It just depends on our mood. I feel like it’s really easy, especially when we were in our 20s, to affect this bravado of "We don’t give a shit!" And we mostly don’t, to be honest, but sometimes you can be like, "What is this dude’s problem? I get it, he doesn’t like us, and that’s fine." It really just depends what’s going on and how sensitive you are. Because I think we were very comfortable with the idea that we were not for everybody. For a long time, pretty much up until Merriweather, we were just in a constant state of shock, like, "I can’t believe this many people are into us; we feel like we’re kind of a weird band, and this is amazing that this many people like us." And the few people that didn’t, we kinda got why they didn’t like us. It was really easy for us to say — and maybe even we were being a little dismissive — "Well they like rock music; we’re not rock music, and we actually try very hard to not sound like just a guitar-bass-and-drums band."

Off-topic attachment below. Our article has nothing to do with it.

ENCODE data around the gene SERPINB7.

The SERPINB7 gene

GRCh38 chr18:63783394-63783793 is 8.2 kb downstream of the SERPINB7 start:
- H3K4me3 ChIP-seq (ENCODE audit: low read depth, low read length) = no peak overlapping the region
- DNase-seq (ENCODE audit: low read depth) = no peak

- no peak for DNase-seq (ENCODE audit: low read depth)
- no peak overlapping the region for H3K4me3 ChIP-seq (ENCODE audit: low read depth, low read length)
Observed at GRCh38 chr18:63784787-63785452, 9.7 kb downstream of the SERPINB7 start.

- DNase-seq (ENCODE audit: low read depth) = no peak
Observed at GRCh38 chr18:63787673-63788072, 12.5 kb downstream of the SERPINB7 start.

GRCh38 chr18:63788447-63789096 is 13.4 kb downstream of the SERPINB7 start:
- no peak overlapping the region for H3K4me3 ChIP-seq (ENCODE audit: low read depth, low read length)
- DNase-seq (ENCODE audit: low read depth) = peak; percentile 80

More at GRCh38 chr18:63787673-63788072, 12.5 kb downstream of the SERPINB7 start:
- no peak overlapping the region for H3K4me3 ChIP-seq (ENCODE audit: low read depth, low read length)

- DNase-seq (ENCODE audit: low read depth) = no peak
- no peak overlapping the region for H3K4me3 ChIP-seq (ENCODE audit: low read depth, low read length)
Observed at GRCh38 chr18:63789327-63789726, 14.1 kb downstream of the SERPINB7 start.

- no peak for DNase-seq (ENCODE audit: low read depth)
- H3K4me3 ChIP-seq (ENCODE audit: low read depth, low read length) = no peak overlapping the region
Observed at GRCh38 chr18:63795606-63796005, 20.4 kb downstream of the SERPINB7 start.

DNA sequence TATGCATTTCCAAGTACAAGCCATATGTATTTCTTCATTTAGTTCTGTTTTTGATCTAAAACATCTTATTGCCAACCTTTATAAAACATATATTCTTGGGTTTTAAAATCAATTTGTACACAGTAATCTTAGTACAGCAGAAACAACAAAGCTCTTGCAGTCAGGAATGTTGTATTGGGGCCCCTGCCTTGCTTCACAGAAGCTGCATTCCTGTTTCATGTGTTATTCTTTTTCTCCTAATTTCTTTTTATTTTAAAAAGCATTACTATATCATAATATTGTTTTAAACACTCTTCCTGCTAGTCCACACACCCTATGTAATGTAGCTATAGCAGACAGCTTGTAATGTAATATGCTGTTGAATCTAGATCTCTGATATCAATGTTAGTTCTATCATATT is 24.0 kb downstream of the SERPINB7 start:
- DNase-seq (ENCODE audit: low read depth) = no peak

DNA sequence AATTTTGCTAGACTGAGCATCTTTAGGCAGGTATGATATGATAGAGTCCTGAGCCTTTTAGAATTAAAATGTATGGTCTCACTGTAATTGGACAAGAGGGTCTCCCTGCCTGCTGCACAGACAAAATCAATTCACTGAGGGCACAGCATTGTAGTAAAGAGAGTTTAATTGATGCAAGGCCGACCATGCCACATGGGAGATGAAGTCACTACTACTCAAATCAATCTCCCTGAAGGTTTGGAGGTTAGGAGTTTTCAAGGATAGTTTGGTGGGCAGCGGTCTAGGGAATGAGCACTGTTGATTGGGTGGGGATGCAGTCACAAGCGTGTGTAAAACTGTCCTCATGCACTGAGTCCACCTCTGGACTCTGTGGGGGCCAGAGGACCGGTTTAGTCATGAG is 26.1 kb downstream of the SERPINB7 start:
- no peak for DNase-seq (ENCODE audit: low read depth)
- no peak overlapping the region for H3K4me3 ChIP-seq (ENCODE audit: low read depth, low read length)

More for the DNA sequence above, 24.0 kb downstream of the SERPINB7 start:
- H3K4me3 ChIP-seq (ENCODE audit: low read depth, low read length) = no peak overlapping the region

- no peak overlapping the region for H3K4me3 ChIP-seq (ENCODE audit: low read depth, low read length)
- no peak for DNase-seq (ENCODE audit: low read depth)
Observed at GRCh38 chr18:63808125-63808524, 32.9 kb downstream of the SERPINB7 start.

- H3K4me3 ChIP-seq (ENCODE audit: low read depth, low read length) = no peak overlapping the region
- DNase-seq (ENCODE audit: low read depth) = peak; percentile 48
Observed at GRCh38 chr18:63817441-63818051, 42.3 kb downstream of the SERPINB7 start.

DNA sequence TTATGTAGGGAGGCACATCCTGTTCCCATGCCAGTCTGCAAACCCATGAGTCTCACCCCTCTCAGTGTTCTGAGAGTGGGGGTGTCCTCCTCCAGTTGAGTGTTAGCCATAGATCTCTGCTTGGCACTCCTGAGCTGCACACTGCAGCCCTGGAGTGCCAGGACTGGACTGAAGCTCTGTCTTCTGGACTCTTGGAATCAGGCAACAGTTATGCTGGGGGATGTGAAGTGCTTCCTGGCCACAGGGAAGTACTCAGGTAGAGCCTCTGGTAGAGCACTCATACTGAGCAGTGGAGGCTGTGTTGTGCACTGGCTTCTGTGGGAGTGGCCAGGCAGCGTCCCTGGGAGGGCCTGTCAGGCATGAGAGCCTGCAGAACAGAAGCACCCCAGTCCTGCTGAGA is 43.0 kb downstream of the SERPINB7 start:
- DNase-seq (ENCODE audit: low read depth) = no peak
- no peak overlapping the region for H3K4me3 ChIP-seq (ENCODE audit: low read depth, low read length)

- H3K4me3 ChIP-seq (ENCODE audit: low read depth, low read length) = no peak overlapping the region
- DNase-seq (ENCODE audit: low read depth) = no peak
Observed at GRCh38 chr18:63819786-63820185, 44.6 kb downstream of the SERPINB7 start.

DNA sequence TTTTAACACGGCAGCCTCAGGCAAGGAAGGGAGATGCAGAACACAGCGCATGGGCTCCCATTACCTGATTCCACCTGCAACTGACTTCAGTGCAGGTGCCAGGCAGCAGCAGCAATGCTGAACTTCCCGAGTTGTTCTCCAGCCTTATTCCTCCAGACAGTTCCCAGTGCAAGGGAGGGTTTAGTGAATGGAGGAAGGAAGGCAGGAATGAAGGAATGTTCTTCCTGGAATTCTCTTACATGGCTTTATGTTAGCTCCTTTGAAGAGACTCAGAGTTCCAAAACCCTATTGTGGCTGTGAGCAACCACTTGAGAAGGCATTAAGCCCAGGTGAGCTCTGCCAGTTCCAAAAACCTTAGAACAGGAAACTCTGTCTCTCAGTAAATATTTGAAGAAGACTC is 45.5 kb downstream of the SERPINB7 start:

A moment like now — where, coming off of Merriweather, it was just like we could do no wrong it seemed at that point — we were just following our instincts the same as we usually were, and a lot of people around us were just like, ‘All right, you guys, it seems like you just proved this point that you have a cult following that is game. Their minds are open, they’ll follow you wherever you go, and it’s like this weird mixture of pop kids and experimental music kids." And Centipede Hz came out and that turned out to just not be true at all [laughs]. It alienated a lot of people and it was like we almost had to remind ourselves, "Wait a minute, this is normal, remember? This is what we assumed was gonna happen all along." Every time we put out a record prior to Merriweather, we alienated some people.